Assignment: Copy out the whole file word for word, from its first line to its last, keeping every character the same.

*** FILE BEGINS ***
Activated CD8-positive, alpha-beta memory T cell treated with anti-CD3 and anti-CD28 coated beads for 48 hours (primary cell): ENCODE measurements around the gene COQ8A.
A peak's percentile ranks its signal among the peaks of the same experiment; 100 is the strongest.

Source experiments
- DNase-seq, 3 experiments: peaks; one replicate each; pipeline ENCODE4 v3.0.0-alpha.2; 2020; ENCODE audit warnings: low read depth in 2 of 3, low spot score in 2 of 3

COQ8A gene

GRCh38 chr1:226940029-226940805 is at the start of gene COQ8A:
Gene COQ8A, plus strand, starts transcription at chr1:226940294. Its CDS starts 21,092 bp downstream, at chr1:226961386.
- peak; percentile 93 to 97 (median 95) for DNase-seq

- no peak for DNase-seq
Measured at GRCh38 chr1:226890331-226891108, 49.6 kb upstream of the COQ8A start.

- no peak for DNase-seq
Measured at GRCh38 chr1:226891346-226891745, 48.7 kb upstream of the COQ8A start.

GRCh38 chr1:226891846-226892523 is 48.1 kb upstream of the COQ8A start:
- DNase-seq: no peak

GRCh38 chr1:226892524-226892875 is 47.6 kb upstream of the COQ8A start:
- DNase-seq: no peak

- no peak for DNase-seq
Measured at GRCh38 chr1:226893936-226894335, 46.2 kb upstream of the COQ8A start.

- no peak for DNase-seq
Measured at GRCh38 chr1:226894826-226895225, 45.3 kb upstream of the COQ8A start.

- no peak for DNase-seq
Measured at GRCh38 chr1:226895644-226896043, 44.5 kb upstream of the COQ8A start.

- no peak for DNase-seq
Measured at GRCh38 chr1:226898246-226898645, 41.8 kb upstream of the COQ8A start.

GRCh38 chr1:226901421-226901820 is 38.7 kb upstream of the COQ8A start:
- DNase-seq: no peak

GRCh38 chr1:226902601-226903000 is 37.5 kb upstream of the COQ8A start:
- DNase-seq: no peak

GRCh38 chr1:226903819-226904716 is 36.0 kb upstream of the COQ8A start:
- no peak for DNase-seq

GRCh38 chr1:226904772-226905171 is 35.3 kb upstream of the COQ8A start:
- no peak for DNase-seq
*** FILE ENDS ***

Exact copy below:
Activated CD8-positive, alpha-beta memory T cell treated with anti-CD3 and anti-CD28 coated beads for 48 hours (primary cell): ENCODE measurements around the gene COQ8A.
A peak's percentile ranks its signal among the peaks of the same experiment; 100 is the strongest.

Source experiments
- DNase-seq, 3 experiments: peaks; one replicate each; pipeline ENCODE4 v3.0.0-alpha.2; 2020; ENCODE audit warnings: low read depth in 2 of 3, low spot score in 2 of 3

COQ8A gene

GRCh38 chr1:226940029-226940805 is at the start of gene COQ8A:
Gene COQ8A, plus strand, starts transcription at chr1:226940294. Its CDS starts 21,092 bp downstream, at chr1:226961386.
- peak; percentile 93 to 97 (median 95) for DNase-seq

- no peak for DNase-seq
Measured at GRCh38 chr1:226890331-226891108, 49.6 kb upstream of the COQ8A start.

- no peak for DNase-seq
Measured at GRCh38 chr1:226891346-226891745, 48.7 kb upstream of the COQ8A start.

GRCh38 chr1:226891846-226892523 is 48.1 kb upstream of the COQ8A start:
- DNase-seq: no peak

GRCh38 chr1:226892524-226892875 is 47.6 kb upstream of the COQ8A start:
- DNase-seq: no peak

- no peak for DNase-seq
Measured at GRCh38 chr1:226893936-226894335, 46.2 kb upstream of the COQ8A start.

- no peak for DNase-seq
Measured at GRCh38 chr1:226894826-226895225, 45.3 kb upstream of the COQ8A start.

- no peak for DNase-seq
Measured at GRCh38 chr1:226895644-226896043, 44.5 kb upstream of the COQ8A start.

- no peak for DNase-seq
Measured at GRCh38 chr1:226898246-226898645, 41.8 kb upstream of the COQ8A start.

GRCh38 chr1:226901421-226901820 is 38.7 kb upstream of the COQ8A start:
- DNase-seq: no peak

GRCh38 chr1:226902601-226903000 is 37.5 kb upstream of the COQ8A start:
- DNase-seq: no peak

GRCh38 chr1:226903819-226904716 is 36.0 kb upstream of the COQ8A start:
- no peak for DNase-seq

GRCh38 chr1:226904772-226905171 is 35.3 kb upstream of the COQ8A start:
- no peak for DNase-seq